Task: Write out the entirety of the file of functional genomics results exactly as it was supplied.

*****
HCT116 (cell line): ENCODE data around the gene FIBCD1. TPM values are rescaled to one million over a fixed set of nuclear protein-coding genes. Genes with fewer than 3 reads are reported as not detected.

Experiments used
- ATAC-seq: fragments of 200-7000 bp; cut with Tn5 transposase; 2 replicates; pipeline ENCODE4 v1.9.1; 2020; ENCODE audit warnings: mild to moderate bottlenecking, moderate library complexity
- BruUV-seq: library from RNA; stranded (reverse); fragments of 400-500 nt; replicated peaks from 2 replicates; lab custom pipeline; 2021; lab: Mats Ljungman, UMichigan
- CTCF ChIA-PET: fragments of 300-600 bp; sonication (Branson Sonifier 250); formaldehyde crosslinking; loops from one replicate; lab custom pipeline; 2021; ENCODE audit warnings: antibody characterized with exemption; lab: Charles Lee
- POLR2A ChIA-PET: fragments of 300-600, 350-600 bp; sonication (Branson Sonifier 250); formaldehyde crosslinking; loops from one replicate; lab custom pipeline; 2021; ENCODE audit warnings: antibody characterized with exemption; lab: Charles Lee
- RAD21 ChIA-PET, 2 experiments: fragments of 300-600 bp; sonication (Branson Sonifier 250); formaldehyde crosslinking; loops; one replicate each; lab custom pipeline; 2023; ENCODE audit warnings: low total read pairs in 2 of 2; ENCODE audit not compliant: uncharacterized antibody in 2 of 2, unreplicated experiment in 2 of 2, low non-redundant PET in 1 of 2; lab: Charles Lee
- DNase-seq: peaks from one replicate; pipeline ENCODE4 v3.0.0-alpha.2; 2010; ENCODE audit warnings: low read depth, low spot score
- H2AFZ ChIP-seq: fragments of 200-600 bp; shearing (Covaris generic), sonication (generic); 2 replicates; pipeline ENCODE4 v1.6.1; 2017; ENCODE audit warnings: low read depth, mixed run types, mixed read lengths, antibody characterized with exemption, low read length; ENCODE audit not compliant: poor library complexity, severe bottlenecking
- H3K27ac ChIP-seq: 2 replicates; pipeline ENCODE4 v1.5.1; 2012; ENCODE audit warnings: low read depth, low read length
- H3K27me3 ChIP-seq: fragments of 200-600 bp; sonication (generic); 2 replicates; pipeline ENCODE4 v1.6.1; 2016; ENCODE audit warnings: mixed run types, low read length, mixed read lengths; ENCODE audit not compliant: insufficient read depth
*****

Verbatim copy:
HCT116 (cell line): ENCODE data around the gene FIBCD1. TPM values are rescaled to one million over a fixed set of nuclear protein-coding genes. Genes with fewer than 3 reads are reported as not detected.

Experiments used
- ATAC-seq: fragments of 200-7000 bp; cut with Tn5 transposase; 2 replicates; pipeline ENCODE4 v1.9.1; 2020; ENCODE audit warnings: mild to moderate bottlenecking, moderate library complexity
- BruUV-seq: library from RNA; stranded (reverse); fragments of 400-500 nt; replicated peaks from 2 replicates; lab custom pipeline; 2021; lab: Mats Ljungman, UMichigan
- CTCF ChIA-PET: fragments of 300-600 bp; sonication (Branson Sonifier 250); formaldehyde crosslinking; loops from one replicate; lab custom pipeline; 2021; ENCODE audit warnings: antibody characterized with exemption; lab: Charles Lee
- POLR2A ChIA-PET: fragments of 300-600, 350-600 bp; sonication (Branson Sonifier 250); formaldehyde crosslinking; loops from one replicate; lab custom pipeline; 2021; ENCODE audit warnings: antibody characterized with exemption; lab: Charles Lee
- RAD21 ChIA-PET, 2 experiments: fragments of 300-600 bp; sonication (Branson Sonifier 250); formaldehyde crosslinking; loops; one replicate each; lab custom pipeline; 2023; ENCODE audit warnings: low total read pairs in 2 of 2; ENCODE audit not compliant: uncharacterized antibody in 2 of 2, unreplicated experiment in 2 of 2, low non-redundant PET in 1 of 2; lab: Charles Lee
- DNase-seq: peaks from one replicate; pipeline ENCODE4 v3.0.0-alpha.2; 2010; ENCODE audit warnings: low read depth, low spot score
- H2AFZ ChIP-seq: fragments of 200-600 bp; shearing (Covaris generic), sonication (generic); 2 replicates; pipeline ENCODE4 v1.6.1; 2017; ENCODE audit warnings: low read depth, mixed run types, mixed read lengths, antibody characterized with exemption, low read length; ENCODE audit not compliant: poor library complexity, severe bottlenecking
- H3K27ac ChIP-seq: 2 replicates; pipeline ENCODE4 v1.5.1; 2012; ENCODE audit warnings: low read depth, low read length
- H3K27me3 ChIP-seq: fragments of 200-600 bp; sonication (generic); 2 replicates; pipeline ENCODE4 v1.6.1; 2016; ENCODE audit warnings: mixed run types, low read length, mixed read lengths; ENCODE audit not compliant: insufficient read depth